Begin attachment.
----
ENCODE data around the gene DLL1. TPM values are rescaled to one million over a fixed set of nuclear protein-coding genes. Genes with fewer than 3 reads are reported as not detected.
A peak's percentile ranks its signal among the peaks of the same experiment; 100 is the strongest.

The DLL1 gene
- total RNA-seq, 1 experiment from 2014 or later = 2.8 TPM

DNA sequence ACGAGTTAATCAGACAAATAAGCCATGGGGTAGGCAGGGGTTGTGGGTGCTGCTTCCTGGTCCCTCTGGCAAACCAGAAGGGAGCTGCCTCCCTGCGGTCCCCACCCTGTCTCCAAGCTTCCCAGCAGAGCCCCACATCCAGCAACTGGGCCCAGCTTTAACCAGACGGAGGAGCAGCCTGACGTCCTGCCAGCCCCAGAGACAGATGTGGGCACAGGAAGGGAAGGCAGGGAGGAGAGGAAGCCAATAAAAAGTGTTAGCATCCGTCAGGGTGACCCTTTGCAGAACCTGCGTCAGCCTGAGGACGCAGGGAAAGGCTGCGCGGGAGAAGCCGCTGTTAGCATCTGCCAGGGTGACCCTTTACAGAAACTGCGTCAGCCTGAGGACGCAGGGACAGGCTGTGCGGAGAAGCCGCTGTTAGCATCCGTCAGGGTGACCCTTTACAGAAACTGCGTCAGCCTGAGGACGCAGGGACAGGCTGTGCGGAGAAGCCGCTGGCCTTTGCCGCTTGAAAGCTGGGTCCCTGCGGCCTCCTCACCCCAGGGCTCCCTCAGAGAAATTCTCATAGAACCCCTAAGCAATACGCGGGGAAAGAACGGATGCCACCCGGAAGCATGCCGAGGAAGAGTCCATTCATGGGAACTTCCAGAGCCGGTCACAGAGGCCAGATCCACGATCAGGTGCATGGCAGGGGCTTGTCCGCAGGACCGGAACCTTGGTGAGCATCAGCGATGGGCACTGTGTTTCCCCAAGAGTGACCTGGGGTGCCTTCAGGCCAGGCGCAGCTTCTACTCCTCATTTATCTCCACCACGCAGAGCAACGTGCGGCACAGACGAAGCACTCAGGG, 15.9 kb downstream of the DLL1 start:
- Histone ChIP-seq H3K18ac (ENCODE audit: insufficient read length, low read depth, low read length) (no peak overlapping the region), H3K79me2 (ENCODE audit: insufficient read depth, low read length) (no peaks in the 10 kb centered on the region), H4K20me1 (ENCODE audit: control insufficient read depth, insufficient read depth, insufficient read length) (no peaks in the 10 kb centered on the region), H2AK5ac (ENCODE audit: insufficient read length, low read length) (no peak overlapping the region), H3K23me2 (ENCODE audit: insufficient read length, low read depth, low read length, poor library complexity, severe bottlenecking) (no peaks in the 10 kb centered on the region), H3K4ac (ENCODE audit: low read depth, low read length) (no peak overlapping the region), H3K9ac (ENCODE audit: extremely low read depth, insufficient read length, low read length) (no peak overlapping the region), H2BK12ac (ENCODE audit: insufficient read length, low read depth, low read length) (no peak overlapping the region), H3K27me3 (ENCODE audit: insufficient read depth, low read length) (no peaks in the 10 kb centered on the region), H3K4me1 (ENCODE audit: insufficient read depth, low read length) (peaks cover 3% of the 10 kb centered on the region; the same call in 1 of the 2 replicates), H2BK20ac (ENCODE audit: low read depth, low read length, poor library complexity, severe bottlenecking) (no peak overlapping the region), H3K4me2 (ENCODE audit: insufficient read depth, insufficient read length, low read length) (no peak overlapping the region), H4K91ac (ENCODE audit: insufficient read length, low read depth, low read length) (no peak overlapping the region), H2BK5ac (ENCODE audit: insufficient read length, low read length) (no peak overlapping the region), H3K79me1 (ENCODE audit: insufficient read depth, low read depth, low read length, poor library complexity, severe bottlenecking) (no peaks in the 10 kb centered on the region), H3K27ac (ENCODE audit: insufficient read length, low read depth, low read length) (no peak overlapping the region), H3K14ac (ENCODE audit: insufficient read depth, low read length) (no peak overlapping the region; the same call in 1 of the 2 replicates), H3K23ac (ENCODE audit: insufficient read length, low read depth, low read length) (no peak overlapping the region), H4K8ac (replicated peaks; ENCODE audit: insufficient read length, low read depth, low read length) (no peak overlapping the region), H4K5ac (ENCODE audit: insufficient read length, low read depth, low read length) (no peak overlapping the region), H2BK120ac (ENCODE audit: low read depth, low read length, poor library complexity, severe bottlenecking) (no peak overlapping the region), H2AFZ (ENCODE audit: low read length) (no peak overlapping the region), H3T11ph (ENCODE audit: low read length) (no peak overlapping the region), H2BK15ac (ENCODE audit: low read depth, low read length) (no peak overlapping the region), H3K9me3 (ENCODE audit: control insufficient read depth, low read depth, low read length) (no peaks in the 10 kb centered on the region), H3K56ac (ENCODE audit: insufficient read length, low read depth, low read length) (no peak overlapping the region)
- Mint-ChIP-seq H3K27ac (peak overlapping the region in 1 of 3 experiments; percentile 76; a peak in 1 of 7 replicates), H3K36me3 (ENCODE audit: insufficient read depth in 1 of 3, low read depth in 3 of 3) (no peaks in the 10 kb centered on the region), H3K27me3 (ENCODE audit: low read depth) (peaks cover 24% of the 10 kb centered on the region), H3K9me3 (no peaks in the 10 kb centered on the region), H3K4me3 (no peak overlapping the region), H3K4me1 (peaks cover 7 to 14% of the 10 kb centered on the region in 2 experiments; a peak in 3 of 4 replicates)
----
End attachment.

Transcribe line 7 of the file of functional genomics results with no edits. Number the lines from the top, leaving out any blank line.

- Mint-ChIP-seq H3K27ac (peak overlapping the region in 1 of 3 experiments; percentile 76; a peak in 1 of 7 replicates), H3K36me3 (ENCODE audit: insufficient read depth in 1 of 3, low read depth in 3 of 3) (no peaks in the 10 kb centered on the region), H3K27me3 (ENCODE audit: low read depth) (peaks cover 24% of the 10 kb centered on the region), H3K9me3 (no peaks in the 10 kb centered on the region), H3K4me3 (no peak overlapping the region), H3K4me1 (peaks cover 7 to 14% of the 10 kb centered on the region in 2 experiments; a peak in 3 of 4 replicates)